Speaking on CNN’s “State of the Union” Sunday, Sen. Rob Portman, R-Ohio, also noted the apparent lack of vetting on a measure intended to support extreme vetting of individuals wishing to enter the country. The senator said screening of people coming into the country needs to be improved but it should be done in a way that’s consistent with American values.

“In my view, we ought to all take a deep breath and come up with something that makes sense for our national security and again for this notion that America has always been a welcoming home for refugees and immigrants,” he said. “In fact, we are more welcoming than any country in the world, and we should continue to be so.”

Portman noted a Sudanese doctor who works at the Cleveland Clinic was detained in New York as she returned from a trip to Saudi Arabia and put back on a plane to the Middle East.

“That’s not the way to do it,” he said.

Johnson said in his Facebook post that immigrants are still welcome.

“We remain a nation that welcomes immigrants with open arms, but our government owes the American people safety and security; and that requires prudent policies conceived from facts and reality, not policies driven by political correctness,” he said.

Sen. Sherrod Brown, D-Ohio, issued a statement opposing the order over the weekend.

“We must continue to use every tool at our disposal to make sure our screening system is tough and effective, and I have and will continue to support meaningful efforts to ensure our vetting process works to keep terrorists out,”he said. “But targeting women, children and families who are fleeing the very same terrorists we are fighting against is wrong, will not make America safer, and may actually undermine our long-term security.”

Brown also expressed concern over Monday’s dismissal of acting Attorney General Sally Yates, a Democratic appointee, after she refused to defend the refugee and immigration ban in court.

“The attorney general’s job is to uphold the Constitution and give independent legal advice — even when that means telling the president no,” he said via email. “We should be very concerned by any efforts to undermine the independence of the Department of Justice.”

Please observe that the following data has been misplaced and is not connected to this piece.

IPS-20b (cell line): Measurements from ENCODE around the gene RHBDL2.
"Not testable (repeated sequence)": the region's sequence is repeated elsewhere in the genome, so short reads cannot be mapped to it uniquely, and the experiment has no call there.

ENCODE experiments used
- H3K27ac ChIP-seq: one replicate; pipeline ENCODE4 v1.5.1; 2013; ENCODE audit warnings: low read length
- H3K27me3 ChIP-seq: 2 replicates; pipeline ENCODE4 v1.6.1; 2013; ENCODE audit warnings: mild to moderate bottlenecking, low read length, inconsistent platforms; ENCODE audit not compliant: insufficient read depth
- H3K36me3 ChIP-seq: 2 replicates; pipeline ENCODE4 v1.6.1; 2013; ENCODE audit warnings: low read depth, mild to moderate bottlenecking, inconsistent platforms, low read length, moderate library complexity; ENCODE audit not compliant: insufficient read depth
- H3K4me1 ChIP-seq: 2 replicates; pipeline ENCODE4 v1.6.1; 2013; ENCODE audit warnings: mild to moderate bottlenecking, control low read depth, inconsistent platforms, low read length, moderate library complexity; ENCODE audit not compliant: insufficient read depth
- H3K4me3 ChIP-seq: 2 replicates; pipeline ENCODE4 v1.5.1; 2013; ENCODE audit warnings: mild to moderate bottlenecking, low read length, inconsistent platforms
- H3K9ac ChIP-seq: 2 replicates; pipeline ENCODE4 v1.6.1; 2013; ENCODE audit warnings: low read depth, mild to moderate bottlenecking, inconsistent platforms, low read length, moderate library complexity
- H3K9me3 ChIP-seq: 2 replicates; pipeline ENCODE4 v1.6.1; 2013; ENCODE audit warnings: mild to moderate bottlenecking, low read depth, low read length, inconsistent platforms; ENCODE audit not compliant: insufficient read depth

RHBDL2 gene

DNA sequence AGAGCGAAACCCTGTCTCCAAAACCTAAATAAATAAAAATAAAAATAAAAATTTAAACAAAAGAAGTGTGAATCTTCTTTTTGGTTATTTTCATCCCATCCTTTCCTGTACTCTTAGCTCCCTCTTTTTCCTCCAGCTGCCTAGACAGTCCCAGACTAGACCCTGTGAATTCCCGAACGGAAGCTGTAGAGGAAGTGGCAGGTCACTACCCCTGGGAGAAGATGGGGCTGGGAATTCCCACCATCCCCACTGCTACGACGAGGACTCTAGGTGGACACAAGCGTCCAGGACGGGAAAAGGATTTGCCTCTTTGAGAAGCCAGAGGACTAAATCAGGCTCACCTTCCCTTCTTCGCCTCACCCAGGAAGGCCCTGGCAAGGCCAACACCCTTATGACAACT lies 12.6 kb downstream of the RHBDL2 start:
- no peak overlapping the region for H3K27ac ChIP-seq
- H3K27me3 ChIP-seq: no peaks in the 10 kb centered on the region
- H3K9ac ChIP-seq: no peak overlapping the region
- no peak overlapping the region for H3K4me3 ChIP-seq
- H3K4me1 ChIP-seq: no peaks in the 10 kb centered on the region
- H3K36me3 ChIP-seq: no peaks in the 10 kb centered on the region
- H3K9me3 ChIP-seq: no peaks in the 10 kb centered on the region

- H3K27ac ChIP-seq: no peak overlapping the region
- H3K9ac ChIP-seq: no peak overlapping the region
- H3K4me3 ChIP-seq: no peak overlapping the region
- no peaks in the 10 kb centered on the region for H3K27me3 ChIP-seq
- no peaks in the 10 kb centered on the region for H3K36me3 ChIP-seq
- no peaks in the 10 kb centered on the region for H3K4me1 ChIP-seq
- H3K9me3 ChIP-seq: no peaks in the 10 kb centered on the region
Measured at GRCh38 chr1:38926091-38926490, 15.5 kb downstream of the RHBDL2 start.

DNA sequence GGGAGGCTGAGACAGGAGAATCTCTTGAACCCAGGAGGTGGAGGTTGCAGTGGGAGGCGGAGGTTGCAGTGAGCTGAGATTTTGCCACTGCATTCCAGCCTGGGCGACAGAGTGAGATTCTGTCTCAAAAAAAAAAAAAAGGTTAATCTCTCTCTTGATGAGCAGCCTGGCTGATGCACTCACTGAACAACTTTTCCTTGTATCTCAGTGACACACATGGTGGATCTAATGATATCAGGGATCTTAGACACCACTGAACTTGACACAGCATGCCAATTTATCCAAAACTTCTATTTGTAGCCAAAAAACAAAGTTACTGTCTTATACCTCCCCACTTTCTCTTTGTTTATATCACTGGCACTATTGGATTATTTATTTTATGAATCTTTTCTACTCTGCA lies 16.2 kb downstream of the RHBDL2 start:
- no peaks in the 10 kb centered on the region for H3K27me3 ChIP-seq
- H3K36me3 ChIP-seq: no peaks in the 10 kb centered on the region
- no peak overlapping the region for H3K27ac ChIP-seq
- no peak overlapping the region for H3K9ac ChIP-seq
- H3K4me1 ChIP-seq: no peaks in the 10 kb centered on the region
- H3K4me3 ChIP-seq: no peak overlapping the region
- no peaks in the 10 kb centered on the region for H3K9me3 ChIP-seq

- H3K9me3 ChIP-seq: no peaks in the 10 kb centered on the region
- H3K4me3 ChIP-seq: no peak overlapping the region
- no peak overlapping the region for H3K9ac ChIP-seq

A spokeswoman for Sen. Shelley Moore Capito, R-W.Va., said Tuesday that thoroughly vetting individuals entering the country is a part of protecting the homeland.

“This is about protecting our national security, not about targeting a specific religion,” the spokeswoman said via email. “There is no question that the rollout created some confusion and more clarification is needed, but she stands by the need for strengthened national security measures.”

Rep. David McKinley, R-W.Va., expressed his support for the executive action Tuesday, saying any moratoriums should be lifted “as soon as stronger vetting mechanisms have been put into place by the new administration.”

“The current chaos and instability around the world along with the mass murder we have recently witnessed in European cities have proven that secure borders and a strong vetting process are necessary tools to defeating terrorism in the 21st century,” McKinley said in an emailed statement. “We must not allow anyone who wishes to do us harm to slip through the cracks.”

Rep. Alex Mooney, R-W.Va., said the order should not have surprised anyone.

“President Donald Trump made his concerns about immigration and security clear during his campaign,” he said in an emailed statement. “I support our president’s efforts to enforce the rule of law and secure our nation.”

See more from The Parkersburg News and Sentinel

Comments are closed.

Subscribe to Our Newsletter